“That Rev. Lovejoy displeases me. I think I’ll give him a canker sore.”
— God, as spoken to Homer Simpson, in “Homer the Heretic”
If you’ve never had a canker sore, this line from The Simpsons may elicit, at best, a mild chuckle, or even indifferent silence. If you are one of those who suffer from canker sores, this line will cause you to either laugh ruefully or knowingly (they are slightly different in tone), or perhaps cause a brief twinge of mouth pain.
I am a canker sore sufferer. Oh, how I suffer. I’ve got a canker sore right now that is in what I hope is the last stages of an eruption, predominantly healed but still capable of searing, eye-watering pain if touched in the wrong way. Which, when it comes to canker sores, is any way.
What is a canker sore, you may ask? According to the website PubMed Health, a canker sore is “a painful, open sore in the mouth”. That’s pretty straightforward, but I think it should be expanded upon. I would rewrite it as “an excruciating, misery-inducing, briefly life-altering open sore in the mouth.”
Too extreme? A little overwrought? If you suffer from canker sores, you’re probably thinking that I’ve understated the case.
If you’ve never had a canker sore, let me explain in excruciating detail.
A cancer sore appears in the mouth, sometimes on the gums, sometimes on the very soft, very moist, very delicate inside of the mouth. I can feel them coming on, usually with a tiny pinprick of discomfort. If I’m lucky, it will stay beneath the surface and quietly disappear. But if it wants to — and there is no stopping it — a canker sore can bubble to the surface, like an angry volcano. Once it bursts through the surface, it becomes a tiny sore of elevated, white-ringed agony. Canker sores are extraordinarily sensitive to touch, and at their worst anything that touches them causes screaming pain. Depending on the placement of the sore (back of the mouth not so bad, front of the mouth very bad) they can make eating an excruciating experience for the week to 10 days a canker sore typically lasts. Anything acidic, like oranges, grapefruit, or their juices, creates a pain that I would equate with being touched in the mouth with a lit match.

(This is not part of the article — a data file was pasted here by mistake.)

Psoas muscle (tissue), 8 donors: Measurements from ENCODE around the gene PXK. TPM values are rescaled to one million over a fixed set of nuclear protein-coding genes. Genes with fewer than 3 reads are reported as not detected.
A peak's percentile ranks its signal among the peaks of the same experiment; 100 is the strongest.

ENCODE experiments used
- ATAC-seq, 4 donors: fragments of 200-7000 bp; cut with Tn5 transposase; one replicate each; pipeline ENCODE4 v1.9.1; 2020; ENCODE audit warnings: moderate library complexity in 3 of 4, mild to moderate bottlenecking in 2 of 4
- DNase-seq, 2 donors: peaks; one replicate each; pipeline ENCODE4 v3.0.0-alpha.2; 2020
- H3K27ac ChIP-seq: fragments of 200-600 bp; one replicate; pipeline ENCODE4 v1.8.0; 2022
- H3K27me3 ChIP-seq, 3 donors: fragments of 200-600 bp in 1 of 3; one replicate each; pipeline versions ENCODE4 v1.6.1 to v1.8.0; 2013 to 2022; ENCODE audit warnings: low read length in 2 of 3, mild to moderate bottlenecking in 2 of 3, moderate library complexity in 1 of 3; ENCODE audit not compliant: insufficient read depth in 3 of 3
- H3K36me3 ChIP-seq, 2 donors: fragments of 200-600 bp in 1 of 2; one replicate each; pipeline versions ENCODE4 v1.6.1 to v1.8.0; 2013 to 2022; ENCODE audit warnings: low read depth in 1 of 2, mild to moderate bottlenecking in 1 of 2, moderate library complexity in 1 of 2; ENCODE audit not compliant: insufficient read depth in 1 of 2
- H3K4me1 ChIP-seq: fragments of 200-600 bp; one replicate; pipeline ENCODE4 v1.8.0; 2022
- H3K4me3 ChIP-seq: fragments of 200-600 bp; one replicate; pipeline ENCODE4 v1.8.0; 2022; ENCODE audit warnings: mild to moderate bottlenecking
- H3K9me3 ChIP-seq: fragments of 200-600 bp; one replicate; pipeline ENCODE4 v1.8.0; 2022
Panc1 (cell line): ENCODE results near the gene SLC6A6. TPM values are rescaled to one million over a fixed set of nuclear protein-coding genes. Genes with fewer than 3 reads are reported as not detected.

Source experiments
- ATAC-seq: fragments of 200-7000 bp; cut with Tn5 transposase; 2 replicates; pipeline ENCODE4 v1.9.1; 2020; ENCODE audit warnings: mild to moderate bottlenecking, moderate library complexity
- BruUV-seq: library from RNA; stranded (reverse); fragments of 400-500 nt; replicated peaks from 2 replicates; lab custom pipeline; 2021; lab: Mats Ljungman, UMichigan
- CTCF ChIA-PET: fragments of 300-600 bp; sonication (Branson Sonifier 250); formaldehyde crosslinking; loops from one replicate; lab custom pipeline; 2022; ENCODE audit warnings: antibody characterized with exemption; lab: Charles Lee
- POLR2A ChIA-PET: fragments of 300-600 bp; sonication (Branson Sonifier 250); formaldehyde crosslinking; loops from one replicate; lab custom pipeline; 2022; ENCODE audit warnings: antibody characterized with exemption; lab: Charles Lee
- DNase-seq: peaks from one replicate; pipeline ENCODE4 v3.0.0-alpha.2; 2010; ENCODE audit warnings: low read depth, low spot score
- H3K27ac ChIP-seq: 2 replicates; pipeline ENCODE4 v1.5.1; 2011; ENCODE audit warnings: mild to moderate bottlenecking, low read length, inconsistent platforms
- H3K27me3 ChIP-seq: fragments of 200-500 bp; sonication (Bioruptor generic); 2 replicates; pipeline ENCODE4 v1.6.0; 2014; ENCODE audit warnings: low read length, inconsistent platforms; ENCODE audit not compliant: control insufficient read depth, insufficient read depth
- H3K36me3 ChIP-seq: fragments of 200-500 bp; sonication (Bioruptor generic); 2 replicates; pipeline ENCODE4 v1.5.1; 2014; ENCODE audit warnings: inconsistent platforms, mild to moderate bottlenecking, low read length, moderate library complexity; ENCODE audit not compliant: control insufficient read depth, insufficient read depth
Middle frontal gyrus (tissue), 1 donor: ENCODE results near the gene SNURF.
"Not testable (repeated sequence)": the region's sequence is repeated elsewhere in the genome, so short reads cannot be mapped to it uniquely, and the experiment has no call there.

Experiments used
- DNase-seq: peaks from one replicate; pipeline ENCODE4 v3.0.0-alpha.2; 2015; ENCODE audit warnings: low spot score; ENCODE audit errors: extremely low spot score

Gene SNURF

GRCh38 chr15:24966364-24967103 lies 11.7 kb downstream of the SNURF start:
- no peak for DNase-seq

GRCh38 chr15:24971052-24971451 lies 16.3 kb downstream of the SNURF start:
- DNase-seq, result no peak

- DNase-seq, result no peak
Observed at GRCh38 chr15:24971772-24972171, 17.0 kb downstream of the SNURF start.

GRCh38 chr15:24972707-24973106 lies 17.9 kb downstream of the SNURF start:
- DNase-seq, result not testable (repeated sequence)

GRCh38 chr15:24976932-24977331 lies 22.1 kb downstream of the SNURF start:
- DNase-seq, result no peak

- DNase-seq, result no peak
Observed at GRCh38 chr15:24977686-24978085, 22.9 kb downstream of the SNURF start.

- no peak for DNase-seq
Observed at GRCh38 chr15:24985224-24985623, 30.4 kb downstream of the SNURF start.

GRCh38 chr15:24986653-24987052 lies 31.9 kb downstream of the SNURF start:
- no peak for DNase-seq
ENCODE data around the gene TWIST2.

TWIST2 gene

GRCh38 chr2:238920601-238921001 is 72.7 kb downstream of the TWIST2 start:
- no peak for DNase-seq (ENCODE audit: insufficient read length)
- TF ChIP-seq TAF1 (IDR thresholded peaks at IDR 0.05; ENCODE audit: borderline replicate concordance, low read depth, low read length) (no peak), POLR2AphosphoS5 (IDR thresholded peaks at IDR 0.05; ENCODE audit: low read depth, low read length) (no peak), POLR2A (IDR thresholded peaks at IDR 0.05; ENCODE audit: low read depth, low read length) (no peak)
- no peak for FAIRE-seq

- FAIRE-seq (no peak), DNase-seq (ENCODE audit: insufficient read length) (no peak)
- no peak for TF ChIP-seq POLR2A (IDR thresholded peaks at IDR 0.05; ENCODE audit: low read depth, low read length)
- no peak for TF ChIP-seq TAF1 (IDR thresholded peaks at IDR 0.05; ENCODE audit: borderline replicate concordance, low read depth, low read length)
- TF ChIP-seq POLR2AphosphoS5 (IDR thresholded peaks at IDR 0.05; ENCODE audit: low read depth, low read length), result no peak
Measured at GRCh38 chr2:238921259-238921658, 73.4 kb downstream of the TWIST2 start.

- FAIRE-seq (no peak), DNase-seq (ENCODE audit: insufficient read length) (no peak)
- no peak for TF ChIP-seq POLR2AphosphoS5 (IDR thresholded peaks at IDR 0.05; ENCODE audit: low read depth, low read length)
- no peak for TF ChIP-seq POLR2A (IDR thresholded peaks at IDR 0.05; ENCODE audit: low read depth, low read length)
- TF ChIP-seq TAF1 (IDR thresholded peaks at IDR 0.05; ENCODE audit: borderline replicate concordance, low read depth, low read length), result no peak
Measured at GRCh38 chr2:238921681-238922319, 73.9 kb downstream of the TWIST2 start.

I’ve had canker sores all my life, and my unfortunate sons are also canker sore sufferers (my only apparent legacy to them). I don’t know why I’m prone to them, and I don’t think medical science knows exactly why some people get them, and most don’t. I suspect millions of people suffer in silence (silence because when you have a really bad sore, it’s hard to talk) from canker sores, but medical science and Big Pharma seem to be fairly indifferent to the problem. There are over-the-counter products you can buy for canker sores, but generally all they do is put a thin protective coating over the sore, and add a little topical anesthetic to numb the pain. They help, briefly, but they don’t heal.
If only the savvy breast cancer fundraising machine would send just a few dollars from their various fundraising initiatives towards canker sore research, we might find a cure for canker sores. Maybe somebody should start a ribbon campaign; I picture red ribbons, with little white dots to represent canker sores.
Big Pharma disappoints me. The pharmaceutical industry is a multi, multi, multi-billion dollar worldwide behemoth. The industry has provided a pill for anything that afflicts mankind; there are even pills for restless leg syndrome, something else I have occasional acquaintance with. I’m convinced if Big Pharma developed a pill to prevent canker sores, or one that cut the pain period down to a couple of days, they could make millions. Not Viagra money, but enough to boost the bottom-line a little.
In the meantime, we canker sufferers will have to make due. And this is where I’m asking for help. If anyone reading this — all 12 of you — know of reliable cures or treatments for canker sores, please share. I’ve had to avoid citrus fruits for so long, I think I’m getting scurvy.
Please, my fellow CS victims, speak up! If you can.